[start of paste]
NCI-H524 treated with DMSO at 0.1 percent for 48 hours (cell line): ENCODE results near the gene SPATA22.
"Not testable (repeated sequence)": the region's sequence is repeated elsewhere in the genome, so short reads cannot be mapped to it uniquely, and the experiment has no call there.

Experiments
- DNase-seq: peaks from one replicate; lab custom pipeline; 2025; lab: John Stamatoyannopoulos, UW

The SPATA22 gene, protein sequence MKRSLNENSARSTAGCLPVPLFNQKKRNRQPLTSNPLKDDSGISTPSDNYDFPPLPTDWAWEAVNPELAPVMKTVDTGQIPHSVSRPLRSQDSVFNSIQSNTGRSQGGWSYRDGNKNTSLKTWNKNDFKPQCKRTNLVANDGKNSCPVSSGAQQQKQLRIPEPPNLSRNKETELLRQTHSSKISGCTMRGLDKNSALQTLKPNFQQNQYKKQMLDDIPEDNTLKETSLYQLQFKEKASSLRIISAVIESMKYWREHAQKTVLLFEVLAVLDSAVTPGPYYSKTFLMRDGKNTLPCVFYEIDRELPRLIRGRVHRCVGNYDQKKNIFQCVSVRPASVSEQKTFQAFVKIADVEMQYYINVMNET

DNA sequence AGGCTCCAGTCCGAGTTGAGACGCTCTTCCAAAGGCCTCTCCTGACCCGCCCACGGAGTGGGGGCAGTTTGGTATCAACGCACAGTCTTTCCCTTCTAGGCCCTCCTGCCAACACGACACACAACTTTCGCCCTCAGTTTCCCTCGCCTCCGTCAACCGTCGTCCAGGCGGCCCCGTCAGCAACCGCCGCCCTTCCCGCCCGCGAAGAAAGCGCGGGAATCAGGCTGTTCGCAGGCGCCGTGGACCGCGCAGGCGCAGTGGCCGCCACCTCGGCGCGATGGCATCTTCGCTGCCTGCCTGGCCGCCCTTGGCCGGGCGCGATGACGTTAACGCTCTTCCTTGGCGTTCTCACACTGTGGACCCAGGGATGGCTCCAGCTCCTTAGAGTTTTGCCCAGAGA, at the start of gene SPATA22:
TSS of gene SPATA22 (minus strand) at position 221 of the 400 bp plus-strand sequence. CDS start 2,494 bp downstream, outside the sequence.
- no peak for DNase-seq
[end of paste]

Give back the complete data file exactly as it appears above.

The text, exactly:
NCI-H524 treated with DMSO at 0.1 percent for 48 hours (cell line): ENCODE results near the gene SPATA22.
"Not testable (repeated sequence)": the region's sequence is repeated elsewhere in the genome, so short reads cannot be mapped to it uniquely, and the experiment has no call there.

Experiments
- DNase-seq: peaks from one replicate; lab custom pipeline; 2025; lab: John Stamatoyannopoulos, UW

The SPATA22 gene, protein sequence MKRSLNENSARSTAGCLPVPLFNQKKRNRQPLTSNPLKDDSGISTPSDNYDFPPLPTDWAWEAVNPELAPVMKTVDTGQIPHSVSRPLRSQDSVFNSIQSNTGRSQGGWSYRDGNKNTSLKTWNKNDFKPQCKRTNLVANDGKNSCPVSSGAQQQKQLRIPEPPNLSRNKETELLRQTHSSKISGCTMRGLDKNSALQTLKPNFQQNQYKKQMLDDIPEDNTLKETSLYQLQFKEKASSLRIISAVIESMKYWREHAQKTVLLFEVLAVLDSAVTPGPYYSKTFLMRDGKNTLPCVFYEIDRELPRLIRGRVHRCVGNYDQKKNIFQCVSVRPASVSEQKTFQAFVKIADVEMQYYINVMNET

DNA sequence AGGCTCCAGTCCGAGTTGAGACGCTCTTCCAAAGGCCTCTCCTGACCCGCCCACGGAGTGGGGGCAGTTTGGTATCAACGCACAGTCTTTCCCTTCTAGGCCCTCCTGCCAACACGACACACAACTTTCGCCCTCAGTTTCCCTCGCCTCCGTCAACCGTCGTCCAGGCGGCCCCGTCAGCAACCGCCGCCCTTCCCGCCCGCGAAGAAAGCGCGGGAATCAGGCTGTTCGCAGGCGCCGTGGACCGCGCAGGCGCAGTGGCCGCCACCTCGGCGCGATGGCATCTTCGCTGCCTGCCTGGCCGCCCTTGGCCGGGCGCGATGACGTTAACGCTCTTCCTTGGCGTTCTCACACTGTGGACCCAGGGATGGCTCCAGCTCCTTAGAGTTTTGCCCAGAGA, at the start of gene SPATA22:
TSS of gene SPATA22 (minus strand) at position 221 of the 400 bp plus-strand sequence. CDS start 2,494 bp downstream, outside the sequence.
- no peak for DNase-seq